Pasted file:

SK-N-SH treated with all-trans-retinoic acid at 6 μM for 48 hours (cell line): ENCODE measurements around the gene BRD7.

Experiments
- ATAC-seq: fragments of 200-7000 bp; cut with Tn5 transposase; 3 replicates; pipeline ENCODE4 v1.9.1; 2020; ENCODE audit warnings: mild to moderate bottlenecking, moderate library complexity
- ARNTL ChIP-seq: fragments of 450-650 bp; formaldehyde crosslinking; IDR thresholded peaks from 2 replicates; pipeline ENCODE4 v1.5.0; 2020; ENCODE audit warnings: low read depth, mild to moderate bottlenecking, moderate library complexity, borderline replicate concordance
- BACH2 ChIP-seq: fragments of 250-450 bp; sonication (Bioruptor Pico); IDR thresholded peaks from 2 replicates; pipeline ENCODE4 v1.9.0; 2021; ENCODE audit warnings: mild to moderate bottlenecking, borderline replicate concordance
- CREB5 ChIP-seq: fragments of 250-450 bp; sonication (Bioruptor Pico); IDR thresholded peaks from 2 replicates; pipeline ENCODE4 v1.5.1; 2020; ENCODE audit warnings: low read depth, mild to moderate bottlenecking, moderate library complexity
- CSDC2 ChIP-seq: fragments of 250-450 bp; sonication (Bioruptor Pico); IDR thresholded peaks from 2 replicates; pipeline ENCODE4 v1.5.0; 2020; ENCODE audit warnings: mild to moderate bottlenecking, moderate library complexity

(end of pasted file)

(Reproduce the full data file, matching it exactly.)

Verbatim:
SK-N-SH treated with all-trans-retinoic acid at 6 μM for 48 hours (cell line): ENCODE measurements around the gene BRD7.

Experiments
- ATAC-seq: fragments of 200-7000 bp; cut with Tn5 transposase; 3 replicates; pipeline ENCODE4 v1.9.1; 2020; ENCODE audit warnings: mild to moderate bottlenecking, moderate library complexity
- ARNTL ChIP-seq: fragments of 450-650 bp; formaldehyde crosslinking; IDR thresholded peaks from 2 replicates; pipeline ENCODE4 v1.5.0; 2020; ENCODE audit warnings: low read depth, mild to moderate bottlenecking, moderate library complexity, borderline replicate concordance
- BACH2 ChIP-seq: fragments of 250-450 bp; sonication (Bioruptor Pico); IDR thresholded peaks from 2 replicates; pipeline ENCODE4 v1.9.0; 2021; ENCODE audit warnings: mild to moderate bottlenecking, borderline replicate concordance
- CREB5 ChIP-seq: fragments of 250-450 bp; sonication (Bioruptor Pico); IDR thresholded peaks from 2 replicates; pipeline ENCODE4 v1.5.1; 2020; ENCODE audit warnings: low read depth, mild to moderate bottlenecking, moderate library complexity
- CSDC2 ChIP-seq: fragments of 250-450 bp; sonication (Bioruptor Pico); IDR thresholded peaks from 2 replicates; pipeline ENCODE4 v1.5.0; 2020; ENCODE audit warnings: mild to moderate bottlenecking, moderate library complexity